Bridgestone throws down gauntlet to F1’s Pirelli

Most fans new to Formula One can’t remember a time before Pirelli was the sole tyre supplier to the sport. Yet Pirelli stepped up to the plate when Bridgestone suddenly quit at the end of the 2010 season.

The Japanese tyre manufacturer had been F1’s sole tyre supplier since 2007 but prior to that there were two suppliers, Bridgestone and Michelin and each F1 team would decide which tyre supplier they preferred to use.



Michelin F1 “golden era”

Some F1 aficionados see this as the ‘golden era’ of racing where competing manufacturers were pushing flat out to provide their customers with the fastest and most long lasting tyres.

Pirelli are considered by those with rose tinted spectacles to be an inferior tyres supplier to Bridgestone when allegedly the racing was better with drivers pushing hard from lights out to chequered flag.

However, it was the FIA who changed the brief of F1’s tyre supplier when for 2012 they asked for tyres that degraded more quickly than previously and would reach ‘a cliff’ where the performance of the tyre would suddenly drop by several seconds a lap.

Pirelli duly obliged though to produce a tyre to such specification was a case of trial and error for the Italian manufacturer. As they pushed the envelope in there development of their thermal degrading tyre design disaster struck in 2013 at the British GP.

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Exploding Pirelli F1 tyres

Exploding tyres hit the headlines in the sports pages and they were even called “driver killers” by David Coulthard.

Despite the arrival of the hybrid cars in 2014 and their much heavier payload and the switch to 18 inch wheels along with many other F1 advances, Pirelli have on the whole met their brief with a few hiccups along the way.

Pirelli took on the role of F1 tyre supplier when nobody else wanted it. Bridgestone quit because they were sick of the endless arguments and administrative problems they experienced dealing with the FIA and the Ecclestone led commercial rights owners.

But now the BBC have reported Bridgestone are seeking a return to F1 and have entered the current tender process set to run from 2025-27.

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F1 moved on since Bridgestone era

Bridgestone have remained tight lipped on the matter refusing to confirm or deny whether they are involved in the process. Yet a number of older F1 observers are getting excited about the potential return of the Japanese tyre manufacturer.

However, times have changed since Bridgestone first became F1’s sole supplier of rubber. The cars are now over 200kgs heavier and around 60% more torquey. All of this Pirelli have knowledge of as the sport has progressed incrementally in recent years.

Further, the FIA haven’t changed the brief or specification of their tyres so despite Bridgestone claiming earlier this year they would not make F1 tyres “for the show”. It would make tyres that advertise its product without compromise.

Yet the notion of anyone being able to manufacture a tyre capable of flat out racing from lights out to chequered flag is delusional in addition to the fact this is not what the FIA want.

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Pirelli been a good partner for the FIA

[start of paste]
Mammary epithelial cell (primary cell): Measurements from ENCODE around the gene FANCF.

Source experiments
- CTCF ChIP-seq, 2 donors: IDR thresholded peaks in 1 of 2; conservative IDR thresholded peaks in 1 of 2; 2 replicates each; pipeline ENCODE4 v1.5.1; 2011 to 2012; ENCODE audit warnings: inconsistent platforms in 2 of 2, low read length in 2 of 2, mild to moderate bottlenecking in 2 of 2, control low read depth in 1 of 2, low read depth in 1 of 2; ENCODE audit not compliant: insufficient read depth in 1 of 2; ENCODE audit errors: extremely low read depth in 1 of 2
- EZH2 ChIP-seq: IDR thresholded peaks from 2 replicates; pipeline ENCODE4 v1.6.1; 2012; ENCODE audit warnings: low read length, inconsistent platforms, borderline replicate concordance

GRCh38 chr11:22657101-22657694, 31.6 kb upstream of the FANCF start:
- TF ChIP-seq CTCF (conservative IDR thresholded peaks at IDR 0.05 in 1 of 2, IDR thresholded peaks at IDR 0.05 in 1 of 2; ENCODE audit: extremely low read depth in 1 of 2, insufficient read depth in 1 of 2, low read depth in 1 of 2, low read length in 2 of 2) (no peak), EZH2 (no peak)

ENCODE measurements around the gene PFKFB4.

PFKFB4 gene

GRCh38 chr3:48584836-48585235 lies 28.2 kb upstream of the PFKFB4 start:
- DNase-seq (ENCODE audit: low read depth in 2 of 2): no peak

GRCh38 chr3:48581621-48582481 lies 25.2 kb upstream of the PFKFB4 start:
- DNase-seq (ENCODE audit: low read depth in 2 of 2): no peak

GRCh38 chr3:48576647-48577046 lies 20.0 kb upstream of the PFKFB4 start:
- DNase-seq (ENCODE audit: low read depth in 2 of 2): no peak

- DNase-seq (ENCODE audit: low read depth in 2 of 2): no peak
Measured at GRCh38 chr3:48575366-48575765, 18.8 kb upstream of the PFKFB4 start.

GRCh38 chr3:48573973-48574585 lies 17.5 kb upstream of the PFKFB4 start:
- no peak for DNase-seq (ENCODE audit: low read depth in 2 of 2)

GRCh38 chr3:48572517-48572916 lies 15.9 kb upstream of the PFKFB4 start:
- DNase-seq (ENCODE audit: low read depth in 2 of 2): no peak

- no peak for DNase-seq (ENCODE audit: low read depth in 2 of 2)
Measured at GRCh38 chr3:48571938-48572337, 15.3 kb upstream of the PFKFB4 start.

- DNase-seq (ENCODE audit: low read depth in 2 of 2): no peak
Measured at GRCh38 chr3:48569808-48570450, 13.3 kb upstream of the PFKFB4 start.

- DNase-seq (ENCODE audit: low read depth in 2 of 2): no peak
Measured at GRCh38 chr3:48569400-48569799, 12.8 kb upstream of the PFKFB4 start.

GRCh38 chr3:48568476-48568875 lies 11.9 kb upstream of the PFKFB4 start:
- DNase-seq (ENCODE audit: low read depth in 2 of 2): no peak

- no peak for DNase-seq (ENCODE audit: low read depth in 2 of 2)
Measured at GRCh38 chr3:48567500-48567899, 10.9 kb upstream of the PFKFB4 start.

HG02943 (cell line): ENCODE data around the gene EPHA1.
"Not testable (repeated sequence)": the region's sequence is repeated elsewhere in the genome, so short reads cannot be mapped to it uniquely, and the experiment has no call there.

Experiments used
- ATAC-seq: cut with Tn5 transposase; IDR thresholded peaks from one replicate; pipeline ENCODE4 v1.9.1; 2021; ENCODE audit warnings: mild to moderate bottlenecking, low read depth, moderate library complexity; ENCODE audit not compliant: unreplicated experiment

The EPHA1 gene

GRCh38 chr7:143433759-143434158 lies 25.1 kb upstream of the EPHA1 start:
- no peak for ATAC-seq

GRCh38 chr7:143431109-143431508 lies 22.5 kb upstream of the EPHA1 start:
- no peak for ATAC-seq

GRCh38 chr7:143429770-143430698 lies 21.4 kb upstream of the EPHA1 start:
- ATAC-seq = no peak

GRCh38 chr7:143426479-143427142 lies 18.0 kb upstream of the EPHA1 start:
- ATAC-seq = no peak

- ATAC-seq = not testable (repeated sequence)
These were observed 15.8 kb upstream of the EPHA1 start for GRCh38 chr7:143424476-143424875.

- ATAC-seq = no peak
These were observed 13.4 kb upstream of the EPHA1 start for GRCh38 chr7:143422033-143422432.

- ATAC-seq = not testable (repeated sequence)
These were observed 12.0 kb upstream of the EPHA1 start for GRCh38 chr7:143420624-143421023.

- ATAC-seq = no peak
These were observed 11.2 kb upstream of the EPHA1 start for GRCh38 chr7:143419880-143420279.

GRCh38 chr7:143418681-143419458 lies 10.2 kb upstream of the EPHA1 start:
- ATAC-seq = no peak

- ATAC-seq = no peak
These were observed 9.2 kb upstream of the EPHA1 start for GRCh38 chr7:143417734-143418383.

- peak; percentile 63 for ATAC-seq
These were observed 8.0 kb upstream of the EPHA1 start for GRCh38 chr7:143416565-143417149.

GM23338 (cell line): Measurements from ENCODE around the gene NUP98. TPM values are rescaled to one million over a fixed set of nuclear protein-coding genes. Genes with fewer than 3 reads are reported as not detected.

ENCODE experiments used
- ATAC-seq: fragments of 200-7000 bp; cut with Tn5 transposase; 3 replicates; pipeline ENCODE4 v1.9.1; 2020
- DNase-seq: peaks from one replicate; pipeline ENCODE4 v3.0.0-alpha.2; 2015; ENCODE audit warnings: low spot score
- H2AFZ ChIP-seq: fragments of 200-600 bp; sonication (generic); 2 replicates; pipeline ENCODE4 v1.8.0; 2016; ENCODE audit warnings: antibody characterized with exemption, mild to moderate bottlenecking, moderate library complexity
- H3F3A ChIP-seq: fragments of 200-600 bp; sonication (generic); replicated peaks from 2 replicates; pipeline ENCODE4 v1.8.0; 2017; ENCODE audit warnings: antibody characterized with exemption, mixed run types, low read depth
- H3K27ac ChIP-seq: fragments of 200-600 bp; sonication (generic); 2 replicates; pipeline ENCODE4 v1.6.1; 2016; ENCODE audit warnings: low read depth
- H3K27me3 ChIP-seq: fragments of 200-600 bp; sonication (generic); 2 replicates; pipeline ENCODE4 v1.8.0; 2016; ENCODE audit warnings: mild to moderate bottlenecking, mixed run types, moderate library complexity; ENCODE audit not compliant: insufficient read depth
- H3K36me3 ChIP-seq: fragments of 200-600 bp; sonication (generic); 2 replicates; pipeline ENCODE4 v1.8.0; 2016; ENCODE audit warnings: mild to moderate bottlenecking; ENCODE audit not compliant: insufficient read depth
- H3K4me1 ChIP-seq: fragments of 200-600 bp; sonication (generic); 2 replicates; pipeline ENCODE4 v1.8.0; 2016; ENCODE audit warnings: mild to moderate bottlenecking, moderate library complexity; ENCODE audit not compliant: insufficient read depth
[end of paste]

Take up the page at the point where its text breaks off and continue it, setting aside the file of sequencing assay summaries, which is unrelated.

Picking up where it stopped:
Pirelli motorsport boss Mario Isola now reveals the battle to win this contract has become a lot more complex.

“What I can tell you is that the tender document was a lot more complicated than in the past,” explained Isola. “There are many sections and many elements added compared to the last one we applied for.

“There is a big part linked to sustainability, a big part linked to our ability to supply a product with certain characteristics, and a service with certain characteristics, a number of engineers. We had to work quite a lot to get all the papers needed for that.”

Isola added: “In these 13 years, we always try to do our best to fulfil the requests we had in different years.

“From 2011 there were high degradation tyres, then we had different power units, and the wider tyre, to the 18-inches. Then more degradation, and then less degradation. We always adapted our product to the different requests.



Do F1 owe Pirelli?

Pirelli clearly feel the Bridgestone challenge is real ad Isola continues in a manner almost suggesting F1 owes it to Pirelli to retain faith with them.

“On top of that, we have been very active on the promotion side and marketing side, supporting all the requests from the promoter and from the FIA.

“I believe that our role is the role of a partner more than a sponsor. And we would like to be like this.

“We want to be part of the sport not because we want to dictate anything, but because it means that we cooperate in a good way with our stakeholders, plus talking to the drivers and talking to the teams.

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Racing to change little if Bridgestone wins F1

“We have built a system that is super-efficient, to supply data to them. I was comparing a report that we did in 2011 with a report we do now and it’s incredible [the difference]. You will laugh at the one page we provided in 2011 compared to the book that we provide now.

“All of this is sometimes taken for granted, because when you do that step-by-step, you don’t realise how much you have done in this long period.”

Bridgestone will of course be facing the same tender document. Clearly now that F1’s growth in popularity has been huge year on year the Japanese tyre manufacturer wants back in on the global platform the sport offers.

Should Bridgestone prevail there will probably many who are disappointed when F1 does not return to flat out racing as it was perceived the last time they provided the F1 tyres.

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